Networking is a skill unfortunately not taught in most schools.
A network is built one person at a time, but how does one optimize for each encounter, hoping the interaction manifests into a deeper relationship?
It should be no surprise that first impressions count for a lot and are sometimes referred to as “blink impressions“. Most people pass judgment on someone in only a few seconds. So what variables and/or environmental factors can we control to help leave the best impression?
The three key variables I see factoring into an impression are: Context, Timing and Perception
To really ‘hit a home run’ ideally all of these variables are in alignment.
For example, you could have a killer presentation, look sharp and be well rehearsed, but if slow traffic makes you late to the meeting: there is nothing you can likely do to change that perception of you as someone who on some level is not to be trusted: you did not keep up your end of the bargain.
The context is often what is most in your control. Where you meet, what you say, etc, can often be prepared for.
Perception is more nuanced, but small things can help insure a good perception. To be taken seriously in a business context, looking sharp, being a good listener and perhaps having done some background research on the person and making sure they know it “btw, I am a big fan of your blog!” all go a long way.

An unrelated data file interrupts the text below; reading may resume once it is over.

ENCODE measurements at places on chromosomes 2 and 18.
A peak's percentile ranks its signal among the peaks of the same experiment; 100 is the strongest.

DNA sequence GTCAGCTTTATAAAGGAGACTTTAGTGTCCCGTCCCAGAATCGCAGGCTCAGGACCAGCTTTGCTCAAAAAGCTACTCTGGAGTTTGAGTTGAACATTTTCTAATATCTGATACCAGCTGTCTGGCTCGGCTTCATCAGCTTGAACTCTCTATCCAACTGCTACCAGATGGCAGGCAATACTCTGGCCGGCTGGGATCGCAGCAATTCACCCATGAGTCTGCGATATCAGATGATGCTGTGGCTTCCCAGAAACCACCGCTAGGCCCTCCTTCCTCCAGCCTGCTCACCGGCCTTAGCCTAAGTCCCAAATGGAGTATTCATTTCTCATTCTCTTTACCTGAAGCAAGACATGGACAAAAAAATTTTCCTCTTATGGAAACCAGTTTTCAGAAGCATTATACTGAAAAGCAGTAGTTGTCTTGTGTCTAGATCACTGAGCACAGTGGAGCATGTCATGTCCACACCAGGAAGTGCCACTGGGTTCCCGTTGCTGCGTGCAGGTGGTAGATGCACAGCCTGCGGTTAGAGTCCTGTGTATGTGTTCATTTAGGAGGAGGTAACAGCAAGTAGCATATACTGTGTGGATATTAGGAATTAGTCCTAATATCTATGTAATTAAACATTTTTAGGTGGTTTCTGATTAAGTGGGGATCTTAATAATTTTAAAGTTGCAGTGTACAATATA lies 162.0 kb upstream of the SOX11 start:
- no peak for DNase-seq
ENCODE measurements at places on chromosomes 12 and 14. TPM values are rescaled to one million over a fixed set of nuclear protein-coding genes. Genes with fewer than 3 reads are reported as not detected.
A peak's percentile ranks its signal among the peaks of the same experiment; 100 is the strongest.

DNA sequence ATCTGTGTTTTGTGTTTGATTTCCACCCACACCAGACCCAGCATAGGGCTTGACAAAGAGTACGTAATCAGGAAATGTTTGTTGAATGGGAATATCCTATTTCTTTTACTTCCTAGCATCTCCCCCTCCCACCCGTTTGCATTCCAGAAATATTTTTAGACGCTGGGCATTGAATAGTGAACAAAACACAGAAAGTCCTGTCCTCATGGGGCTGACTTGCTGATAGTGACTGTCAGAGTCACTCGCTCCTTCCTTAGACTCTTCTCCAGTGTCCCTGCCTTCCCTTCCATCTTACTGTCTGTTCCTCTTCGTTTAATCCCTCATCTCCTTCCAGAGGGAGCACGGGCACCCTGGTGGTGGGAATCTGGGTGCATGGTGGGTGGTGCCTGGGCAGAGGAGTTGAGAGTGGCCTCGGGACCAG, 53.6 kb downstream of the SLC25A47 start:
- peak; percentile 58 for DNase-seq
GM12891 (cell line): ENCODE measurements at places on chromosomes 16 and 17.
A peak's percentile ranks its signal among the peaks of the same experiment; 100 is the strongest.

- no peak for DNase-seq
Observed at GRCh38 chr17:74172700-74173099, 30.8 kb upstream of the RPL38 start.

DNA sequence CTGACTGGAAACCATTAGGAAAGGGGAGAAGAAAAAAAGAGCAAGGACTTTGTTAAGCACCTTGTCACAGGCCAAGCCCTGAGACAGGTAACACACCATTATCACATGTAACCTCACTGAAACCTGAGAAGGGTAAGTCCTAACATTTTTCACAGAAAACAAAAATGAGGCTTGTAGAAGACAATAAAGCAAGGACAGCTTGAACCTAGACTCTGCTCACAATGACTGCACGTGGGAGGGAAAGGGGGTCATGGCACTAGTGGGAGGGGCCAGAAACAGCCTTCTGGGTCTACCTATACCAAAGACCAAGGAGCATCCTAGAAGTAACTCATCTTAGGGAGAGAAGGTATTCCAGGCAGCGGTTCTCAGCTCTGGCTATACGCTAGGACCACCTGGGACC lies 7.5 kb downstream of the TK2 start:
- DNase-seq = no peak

Timing is the most random in nature. It can work for, or against you. Say you meet someone amazing, someone you could see yourself dating, only to find they just started dating someone – ugh, timing! But Timing can also work in your favor: you are introduced to someone and you mention that you are a consultant who specializes in social media. Turns out that person just left a meeting where the company decided to hire a social media consultant, perfect timing!
While I’m sure there are many more than three variables, I have found these useful as a framework for thinking about building relationships and networks. Remember: luck favors the prepared mind.
Here is a great Ted Talk on building your network by focusing on people rather than process.